El Salvador is the smallest of the republics on the Central American isthmus. Its coastline borders the Pacific Ocean in the south, Guatemala in the west and Honduras on both its northern and eastern sides. It is roughly the size of Wales and is the most densely populated country in the region. Like the other Central American states, it first became part of the Federal Republic of Central America after it independence in 1821and then slowly changed its status until it became a sovereign state.
It is comprised of lowlands along the Pacific coast and two parallel mountain ranges in the north, with a central plateau between them. After independence just a few families controlled all the land and most were devoted to the cultivation of coffee. Around ninety-nine per cent of the people are mestizos; only one per cent can claim pure blood European descent. Over the years small enclaves of Europeans have settled there, most notably East European refugees after the Second World War. Part of the Pacific Ring of Fire, it has been racked by volcanic eruptions and earthquakes for as long as anyone can remember.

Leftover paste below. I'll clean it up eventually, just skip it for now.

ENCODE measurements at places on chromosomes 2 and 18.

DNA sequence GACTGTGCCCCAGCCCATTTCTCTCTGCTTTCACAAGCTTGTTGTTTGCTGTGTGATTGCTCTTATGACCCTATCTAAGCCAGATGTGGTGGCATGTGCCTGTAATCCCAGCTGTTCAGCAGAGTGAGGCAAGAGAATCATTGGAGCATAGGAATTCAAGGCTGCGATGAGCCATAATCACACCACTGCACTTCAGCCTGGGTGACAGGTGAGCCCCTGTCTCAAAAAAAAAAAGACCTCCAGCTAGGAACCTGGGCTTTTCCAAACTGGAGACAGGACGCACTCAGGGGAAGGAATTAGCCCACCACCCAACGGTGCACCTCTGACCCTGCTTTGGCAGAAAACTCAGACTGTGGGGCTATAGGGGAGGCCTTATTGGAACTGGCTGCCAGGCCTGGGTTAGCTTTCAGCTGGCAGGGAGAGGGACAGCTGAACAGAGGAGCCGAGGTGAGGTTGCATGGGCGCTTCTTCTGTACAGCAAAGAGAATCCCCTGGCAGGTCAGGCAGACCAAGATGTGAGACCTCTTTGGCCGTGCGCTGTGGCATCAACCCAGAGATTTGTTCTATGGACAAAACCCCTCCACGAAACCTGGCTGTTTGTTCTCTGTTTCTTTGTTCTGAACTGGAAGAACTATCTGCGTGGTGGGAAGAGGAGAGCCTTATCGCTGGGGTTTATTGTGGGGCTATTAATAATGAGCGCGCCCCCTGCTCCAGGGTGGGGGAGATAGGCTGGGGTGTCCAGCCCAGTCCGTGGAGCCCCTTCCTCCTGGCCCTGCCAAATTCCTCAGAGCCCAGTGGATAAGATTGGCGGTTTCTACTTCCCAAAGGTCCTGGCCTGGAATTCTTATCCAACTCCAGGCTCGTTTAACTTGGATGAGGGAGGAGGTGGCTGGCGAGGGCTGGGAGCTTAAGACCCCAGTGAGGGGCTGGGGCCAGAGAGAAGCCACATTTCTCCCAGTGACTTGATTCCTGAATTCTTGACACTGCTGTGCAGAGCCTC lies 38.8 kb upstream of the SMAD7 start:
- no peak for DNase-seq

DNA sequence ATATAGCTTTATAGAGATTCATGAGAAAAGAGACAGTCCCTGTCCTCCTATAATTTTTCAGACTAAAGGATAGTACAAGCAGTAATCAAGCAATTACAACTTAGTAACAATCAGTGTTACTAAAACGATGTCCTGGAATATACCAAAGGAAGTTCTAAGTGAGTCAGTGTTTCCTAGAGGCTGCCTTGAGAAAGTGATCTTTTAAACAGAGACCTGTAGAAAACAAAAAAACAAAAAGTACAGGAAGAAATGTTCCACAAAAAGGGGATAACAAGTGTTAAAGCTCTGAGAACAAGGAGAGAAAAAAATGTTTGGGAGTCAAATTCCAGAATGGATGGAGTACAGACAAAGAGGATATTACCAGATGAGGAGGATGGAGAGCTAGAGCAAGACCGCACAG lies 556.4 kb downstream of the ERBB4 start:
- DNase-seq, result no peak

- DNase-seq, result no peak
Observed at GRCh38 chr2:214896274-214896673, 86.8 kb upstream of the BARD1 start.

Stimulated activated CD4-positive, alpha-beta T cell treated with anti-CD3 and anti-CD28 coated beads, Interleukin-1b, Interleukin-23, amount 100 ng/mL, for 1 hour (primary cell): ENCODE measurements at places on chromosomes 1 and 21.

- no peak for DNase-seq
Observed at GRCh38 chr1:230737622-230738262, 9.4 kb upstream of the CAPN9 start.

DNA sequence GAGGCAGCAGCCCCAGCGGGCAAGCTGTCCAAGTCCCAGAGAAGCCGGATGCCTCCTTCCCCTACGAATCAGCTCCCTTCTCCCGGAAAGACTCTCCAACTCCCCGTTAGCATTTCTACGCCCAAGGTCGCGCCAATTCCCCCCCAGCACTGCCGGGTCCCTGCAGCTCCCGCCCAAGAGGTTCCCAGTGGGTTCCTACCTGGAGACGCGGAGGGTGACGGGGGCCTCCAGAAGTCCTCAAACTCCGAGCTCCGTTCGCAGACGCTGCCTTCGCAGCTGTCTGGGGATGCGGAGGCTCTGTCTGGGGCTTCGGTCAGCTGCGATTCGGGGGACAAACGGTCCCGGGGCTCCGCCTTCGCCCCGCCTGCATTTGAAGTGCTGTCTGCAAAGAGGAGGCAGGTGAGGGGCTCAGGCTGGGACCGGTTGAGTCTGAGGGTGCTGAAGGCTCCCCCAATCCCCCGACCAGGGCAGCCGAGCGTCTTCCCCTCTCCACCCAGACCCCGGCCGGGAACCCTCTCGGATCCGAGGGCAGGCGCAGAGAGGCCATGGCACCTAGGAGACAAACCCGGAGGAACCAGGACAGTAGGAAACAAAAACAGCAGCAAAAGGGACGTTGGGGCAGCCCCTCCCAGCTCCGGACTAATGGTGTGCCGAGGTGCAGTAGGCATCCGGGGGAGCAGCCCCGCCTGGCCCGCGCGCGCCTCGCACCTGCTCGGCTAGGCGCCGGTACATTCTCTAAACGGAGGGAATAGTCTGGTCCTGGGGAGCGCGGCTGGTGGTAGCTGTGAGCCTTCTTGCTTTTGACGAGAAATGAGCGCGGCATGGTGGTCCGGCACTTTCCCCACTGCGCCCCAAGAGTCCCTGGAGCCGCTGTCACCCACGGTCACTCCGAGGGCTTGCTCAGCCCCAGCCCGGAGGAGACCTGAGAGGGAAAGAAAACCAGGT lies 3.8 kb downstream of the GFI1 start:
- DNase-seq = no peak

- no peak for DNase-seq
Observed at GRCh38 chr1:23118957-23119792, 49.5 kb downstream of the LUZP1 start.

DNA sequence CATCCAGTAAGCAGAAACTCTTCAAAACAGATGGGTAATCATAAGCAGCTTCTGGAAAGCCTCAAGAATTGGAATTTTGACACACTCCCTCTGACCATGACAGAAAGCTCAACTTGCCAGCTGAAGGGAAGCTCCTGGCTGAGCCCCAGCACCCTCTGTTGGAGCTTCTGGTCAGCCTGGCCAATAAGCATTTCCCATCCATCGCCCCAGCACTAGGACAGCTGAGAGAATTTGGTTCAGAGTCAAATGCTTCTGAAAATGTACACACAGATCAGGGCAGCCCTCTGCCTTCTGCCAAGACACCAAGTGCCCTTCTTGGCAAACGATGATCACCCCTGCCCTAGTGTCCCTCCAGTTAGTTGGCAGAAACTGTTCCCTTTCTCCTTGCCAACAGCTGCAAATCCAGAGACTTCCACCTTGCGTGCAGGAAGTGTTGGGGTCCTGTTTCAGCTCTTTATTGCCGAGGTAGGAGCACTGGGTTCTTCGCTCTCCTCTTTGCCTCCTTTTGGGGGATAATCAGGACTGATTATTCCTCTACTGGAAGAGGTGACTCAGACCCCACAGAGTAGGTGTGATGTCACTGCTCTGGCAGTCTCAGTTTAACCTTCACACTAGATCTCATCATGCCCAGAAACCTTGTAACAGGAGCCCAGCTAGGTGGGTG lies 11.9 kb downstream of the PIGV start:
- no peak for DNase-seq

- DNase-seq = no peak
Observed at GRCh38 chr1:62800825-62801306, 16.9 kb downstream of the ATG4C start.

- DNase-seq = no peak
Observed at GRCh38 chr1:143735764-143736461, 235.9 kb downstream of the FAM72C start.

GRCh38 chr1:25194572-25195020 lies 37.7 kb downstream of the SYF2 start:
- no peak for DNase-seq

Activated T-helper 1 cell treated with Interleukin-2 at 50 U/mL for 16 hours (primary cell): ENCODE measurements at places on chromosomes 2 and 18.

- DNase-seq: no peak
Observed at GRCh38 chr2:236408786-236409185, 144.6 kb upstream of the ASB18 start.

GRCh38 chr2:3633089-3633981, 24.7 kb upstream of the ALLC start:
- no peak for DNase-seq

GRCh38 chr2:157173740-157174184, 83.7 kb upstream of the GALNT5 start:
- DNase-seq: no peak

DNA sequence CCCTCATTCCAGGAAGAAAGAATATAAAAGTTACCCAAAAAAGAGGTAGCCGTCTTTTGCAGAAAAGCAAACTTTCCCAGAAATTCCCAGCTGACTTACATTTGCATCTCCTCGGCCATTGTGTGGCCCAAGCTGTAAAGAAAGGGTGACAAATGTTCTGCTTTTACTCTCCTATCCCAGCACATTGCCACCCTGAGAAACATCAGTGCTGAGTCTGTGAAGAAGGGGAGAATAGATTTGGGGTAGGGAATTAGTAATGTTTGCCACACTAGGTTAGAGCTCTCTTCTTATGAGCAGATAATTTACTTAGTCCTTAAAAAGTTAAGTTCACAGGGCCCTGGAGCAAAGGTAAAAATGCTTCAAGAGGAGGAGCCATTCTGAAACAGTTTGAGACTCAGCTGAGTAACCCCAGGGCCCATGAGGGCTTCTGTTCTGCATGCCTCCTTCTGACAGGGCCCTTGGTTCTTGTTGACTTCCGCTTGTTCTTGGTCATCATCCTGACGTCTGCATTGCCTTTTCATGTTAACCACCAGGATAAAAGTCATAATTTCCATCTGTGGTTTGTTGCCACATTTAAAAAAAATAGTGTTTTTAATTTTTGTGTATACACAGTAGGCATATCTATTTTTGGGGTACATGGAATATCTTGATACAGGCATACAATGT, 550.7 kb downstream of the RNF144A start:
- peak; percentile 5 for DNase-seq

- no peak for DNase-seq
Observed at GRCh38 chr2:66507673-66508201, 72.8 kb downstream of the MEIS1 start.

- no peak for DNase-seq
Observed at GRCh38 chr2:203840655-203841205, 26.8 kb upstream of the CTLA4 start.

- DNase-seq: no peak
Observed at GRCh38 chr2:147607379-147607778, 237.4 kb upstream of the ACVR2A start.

Despite the threat of its volcanos, El Salvador has a diversity of animals and plants. Over 500 bird species, hundreds of butterflies and a fantastic variety of orchids. Out of the eight different species of sea turtles, six come to nest on Salvadoran beaches.
The capital is San Salvador. The population is over six million. Climate: tropical. Language: Spanish. The government is the presidential system and the currency changed from the Colon to the US$ in 2001. The main export is still coffee. Phone code 503